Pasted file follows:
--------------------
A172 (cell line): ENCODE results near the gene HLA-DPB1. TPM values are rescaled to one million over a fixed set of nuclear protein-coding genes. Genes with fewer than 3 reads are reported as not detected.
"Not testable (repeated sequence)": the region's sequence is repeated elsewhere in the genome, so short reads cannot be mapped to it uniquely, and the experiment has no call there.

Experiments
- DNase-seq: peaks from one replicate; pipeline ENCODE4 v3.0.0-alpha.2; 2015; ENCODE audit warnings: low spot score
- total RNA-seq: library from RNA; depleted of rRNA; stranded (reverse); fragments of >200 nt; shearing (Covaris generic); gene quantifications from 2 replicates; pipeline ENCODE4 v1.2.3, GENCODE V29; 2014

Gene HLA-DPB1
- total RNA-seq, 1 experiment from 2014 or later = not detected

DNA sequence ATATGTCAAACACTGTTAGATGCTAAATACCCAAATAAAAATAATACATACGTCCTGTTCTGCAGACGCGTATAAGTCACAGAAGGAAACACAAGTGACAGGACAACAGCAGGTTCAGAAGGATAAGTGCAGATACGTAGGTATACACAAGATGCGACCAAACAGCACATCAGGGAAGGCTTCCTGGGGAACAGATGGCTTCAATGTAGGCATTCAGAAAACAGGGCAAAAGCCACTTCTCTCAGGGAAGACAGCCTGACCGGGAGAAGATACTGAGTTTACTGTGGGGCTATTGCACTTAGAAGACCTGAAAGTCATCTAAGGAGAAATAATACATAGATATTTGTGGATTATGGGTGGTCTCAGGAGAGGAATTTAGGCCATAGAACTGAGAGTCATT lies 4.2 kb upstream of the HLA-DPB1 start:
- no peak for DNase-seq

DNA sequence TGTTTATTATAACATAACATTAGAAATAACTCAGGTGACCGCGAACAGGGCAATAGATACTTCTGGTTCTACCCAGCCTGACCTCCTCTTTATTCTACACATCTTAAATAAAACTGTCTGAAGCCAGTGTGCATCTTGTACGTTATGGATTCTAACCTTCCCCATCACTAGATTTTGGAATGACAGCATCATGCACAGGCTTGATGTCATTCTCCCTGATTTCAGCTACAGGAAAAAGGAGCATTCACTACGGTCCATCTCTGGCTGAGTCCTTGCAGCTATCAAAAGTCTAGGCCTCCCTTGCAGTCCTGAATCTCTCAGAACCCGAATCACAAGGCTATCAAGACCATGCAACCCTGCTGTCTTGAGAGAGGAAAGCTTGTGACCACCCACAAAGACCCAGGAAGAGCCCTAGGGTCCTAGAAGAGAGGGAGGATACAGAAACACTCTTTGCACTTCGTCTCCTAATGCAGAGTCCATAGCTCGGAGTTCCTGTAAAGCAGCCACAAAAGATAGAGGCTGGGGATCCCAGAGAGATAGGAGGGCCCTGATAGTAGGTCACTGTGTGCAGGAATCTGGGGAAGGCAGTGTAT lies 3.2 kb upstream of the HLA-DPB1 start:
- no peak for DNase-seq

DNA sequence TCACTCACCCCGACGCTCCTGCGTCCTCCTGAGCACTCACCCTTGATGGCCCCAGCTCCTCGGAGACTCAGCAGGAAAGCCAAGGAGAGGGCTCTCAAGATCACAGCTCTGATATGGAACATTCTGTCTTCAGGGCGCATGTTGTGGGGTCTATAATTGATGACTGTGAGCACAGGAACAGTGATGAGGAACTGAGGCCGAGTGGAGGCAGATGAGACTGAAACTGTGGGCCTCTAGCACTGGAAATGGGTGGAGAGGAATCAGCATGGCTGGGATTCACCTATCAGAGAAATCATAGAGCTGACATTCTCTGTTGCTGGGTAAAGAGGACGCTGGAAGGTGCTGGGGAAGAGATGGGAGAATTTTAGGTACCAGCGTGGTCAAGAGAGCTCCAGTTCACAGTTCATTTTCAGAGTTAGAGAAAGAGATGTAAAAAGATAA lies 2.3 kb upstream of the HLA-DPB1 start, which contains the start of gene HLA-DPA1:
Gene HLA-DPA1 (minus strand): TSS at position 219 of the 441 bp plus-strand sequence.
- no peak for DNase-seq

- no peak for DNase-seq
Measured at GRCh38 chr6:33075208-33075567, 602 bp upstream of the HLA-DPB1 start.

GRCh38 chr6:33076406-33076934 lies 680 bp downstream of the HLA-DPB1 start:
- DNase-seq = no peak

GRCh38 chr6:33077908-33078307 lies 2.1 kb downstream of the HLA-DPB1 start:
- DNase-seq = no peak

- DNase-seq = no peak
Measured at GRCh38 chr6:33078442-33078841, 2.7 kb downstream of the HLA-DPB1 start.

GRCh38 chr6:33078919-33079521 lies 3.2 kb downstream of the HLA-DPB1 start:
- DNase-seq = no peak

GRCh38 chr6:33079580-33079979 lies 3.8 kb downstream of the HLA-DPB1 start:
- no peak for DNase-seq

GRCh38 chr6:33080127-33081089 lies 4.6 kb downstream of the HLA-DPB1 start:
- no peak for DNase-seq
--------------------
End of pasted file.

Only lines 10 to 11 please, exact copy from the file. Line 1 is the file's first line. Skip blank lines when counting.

DNA sequence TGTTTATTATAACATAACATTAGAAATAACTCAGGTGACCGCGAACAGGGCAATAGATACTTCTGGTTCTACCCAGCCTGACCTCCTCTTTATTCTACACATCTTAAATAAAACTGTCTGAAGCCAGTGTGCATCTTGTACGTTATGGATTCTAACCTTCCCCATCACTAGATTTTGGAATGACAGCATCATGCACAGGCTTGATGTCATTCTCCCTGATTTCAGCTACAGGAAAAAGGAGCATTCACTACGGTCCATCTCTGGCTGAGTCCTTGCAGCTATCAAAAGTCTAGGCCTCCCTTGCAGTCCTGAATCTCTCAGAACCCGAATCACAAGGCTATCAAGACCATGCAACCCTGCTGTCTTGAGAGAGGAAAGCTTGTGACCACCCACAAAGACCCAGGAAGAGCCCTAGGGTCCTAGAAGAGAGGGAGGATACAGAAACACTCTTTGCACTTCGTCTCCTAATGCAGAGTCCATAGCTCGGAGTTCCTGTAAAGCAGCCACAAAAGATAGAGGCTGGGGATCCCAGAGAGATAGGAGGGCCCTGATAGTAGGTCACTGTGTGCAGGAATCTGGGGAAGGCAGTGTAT lies 3.2 kb upstream of the HLA-DPB1 start:
- no peak for DNase-seq